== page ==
I probably don't need to go on about the inappropriateness of the terminology, or I should hope not, so let's just suppose they used a less charged word, like it "destroyed" their childhood, or that it "tore up the foundations of my childhood, unraveling the very fabric of it at the subatomic level, leaving in its wake a devastated waste compared to which all imagined post-apocalyptic scenarios pale." Or "This makes me very upset!" Whatever.
The point is that even if they manage to express being upset in a smarter way, why even be that upset in the first place? Suppose someone remakes A Christmas Carol where Scrooge is a cross-dressing drug dealer and the three ghosts are Aquaman, Ryan Seacrest and the robot from Lost in Space. Why not just keep reading the book and watching the numerous previous Aquaman-free versions, and ignore the new one?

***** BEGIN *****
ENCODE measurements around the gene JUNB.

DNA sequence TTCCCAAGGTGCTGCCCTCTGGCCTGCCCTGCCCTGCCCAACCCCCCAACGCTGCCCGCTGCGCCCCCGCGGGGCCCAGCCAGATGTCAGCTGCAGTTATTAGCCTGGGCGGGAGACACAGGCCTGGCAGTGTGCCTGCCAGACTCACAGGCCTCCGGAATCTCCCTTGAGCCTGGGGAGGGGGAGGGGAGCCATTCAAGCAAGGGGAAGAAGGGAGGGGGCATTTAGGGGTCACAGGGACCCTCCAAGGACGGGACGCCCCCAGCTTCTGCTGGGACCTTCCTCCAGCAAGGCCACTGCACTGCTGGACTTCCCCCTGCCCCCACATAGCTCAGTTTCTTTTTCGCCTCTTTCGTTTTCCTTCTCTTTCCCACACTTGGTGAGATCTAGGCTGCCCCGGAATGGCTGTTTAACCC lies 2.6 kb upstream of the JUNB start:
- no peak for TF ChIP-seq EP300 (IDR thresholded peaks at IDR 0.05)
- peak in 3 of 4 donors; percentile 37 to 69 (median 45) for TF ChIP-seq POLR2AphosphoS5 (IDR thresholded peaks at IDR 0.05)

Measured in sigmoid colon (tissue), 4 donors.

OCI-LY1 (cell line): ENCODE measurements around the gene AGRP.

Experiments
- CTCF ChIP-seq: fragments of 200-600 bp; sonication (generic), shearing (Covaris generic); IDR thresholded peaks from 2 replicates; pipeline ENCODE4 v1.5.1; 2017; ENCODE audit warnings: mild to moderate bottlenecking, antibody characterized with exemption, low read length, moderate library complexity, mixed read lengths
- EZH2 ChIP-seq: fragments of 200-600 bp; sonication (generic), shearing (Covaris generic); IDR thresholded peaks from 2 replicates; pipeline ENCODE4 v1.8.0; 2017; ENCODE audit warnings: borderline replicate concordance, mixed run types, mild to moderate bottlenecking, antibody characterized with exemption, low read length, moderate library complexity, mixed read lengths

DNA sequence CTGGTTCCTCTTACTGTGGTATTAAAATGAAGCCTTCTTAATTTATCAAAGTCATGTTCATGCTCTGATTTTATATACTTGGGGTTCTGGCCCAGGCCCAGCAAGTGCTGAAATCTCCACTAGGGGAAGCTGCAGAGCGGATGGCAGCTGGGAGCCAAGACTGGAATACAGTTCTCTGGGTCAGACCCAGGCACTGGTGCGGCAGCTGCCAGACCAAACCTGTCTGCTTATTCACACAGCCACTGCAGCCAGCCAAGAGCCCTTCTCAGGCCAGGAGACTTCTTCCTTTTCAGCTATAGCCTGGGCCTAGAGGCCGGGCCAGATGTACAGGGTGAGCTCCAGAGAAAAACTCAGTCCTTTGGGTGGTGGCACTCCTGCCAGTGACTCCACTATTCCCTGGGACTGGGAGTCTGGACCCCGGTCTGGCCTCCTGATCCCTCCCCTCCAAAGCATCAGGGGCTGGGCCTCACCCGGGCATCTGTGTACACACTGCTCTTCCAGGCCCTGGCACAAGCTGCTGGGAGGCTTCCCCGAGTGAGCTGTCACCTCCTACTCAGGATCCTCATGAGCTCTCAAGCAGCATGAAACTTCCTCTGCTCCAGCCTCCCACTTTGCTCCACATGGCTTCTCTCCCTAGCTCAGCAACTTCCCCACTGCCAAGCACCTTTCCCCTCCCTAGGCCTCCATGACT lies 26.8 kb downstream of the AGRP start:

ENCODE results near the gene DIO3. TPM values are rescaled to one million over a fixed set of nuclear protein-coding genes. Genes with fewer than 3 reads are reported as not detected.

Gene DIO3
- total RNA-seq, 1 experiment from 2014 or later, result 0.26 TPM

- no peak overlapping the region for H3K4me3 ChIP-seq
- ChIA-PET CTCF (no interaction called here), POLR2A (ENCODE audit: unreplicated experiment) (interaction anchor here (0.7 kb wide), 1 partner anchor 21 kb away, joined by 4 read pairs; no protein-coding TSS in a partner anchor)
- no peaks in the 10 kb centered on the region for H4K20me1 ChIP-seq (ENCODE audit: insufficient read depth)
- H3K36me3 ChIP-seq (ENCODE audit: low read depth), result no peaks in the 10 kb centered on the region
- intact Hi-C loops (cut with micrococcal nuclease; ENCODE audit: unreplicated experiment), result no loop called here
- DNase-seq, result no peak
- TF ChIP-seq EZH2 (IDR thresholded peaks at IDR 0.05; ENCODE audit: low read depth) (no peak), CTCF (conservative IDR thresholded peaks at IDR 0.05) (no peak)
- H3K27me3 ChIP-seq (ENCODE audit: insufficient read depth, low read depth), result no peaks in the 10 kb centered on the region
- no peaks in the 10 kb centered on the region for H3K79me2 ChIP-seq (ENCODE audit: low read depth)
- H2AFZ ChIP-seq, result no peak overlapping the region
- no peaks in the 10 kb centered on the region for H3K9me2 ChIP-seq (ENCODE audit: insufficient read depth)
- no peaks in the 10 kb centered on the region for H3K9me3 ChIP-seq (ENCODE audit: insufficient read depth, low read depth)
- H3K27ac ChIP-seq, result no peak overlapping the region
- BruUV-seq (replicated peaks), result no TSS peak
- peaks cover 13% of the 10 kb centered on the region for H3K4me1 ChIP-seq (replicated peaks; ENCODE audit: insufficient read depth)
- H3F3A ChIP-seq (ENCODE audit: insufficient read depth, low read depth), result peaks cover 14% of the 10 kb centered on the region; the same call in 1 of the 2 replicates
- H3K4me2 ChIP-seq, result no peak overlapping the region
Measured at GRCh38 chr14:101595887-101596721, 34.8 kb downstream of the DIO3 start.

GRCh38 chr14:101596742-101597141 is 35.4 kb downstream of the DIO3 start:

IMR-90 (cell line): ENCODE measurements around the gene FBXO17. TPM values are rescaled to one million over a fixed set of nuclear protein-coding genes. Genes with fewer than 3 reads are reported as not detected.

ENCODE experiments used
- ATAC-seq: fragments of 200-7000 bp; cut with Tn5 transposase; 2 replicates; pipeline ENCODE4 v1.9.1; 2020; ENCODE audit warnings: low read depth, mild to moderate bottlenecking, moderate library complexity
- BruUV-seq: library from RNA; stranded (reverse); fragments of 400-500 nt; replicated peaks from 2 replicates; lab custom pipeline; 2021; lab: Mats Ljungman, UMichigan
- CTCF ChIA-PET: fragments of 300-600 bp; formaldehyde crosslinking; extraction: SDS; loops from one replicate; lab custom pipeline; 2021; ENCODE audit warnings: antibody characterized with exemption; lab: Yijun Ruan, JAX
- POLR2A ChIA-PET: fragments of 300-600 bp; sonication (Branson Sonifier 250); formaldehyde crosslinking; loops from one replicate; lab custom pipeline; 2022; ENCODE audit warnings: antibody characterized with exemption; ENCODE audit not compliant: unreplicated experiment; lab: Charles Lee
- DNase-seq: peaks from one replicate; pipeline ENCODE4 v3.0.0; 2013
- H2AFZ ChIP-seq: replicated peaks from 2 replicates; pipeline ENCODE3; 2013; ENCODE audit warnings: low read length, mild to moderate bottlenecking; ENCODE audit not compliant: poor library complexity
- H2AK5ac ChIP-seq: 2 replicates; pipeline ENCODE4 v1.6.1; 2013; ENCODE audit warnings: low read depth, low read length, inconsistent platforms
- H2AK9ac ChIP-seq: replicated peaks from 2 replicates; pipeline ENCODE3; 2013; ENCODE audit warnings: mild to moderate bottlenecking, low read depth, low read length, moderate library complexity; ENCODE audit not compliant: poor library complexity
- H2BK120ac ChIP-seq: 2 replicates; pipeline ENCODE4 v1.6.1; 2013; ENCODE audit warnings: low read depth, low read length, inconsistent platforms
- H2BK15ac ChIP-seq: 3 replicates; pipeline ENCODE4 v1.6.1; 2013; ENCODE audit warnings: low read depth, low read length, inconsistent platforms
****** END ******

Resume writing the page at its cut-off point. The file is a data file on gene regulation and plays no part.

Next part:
It's not like they're cutting off access to the old, pure version that you like so much (with the exception of Lucas' new Star Wars rereleases, I guess, since you can't buy the original ones new now). You can just pretend the new version doesn't exist, like most Indiana Jones fans do with Crystal Skull.
Apparently Real Genius was a sacred part of someone's childhood for some reason.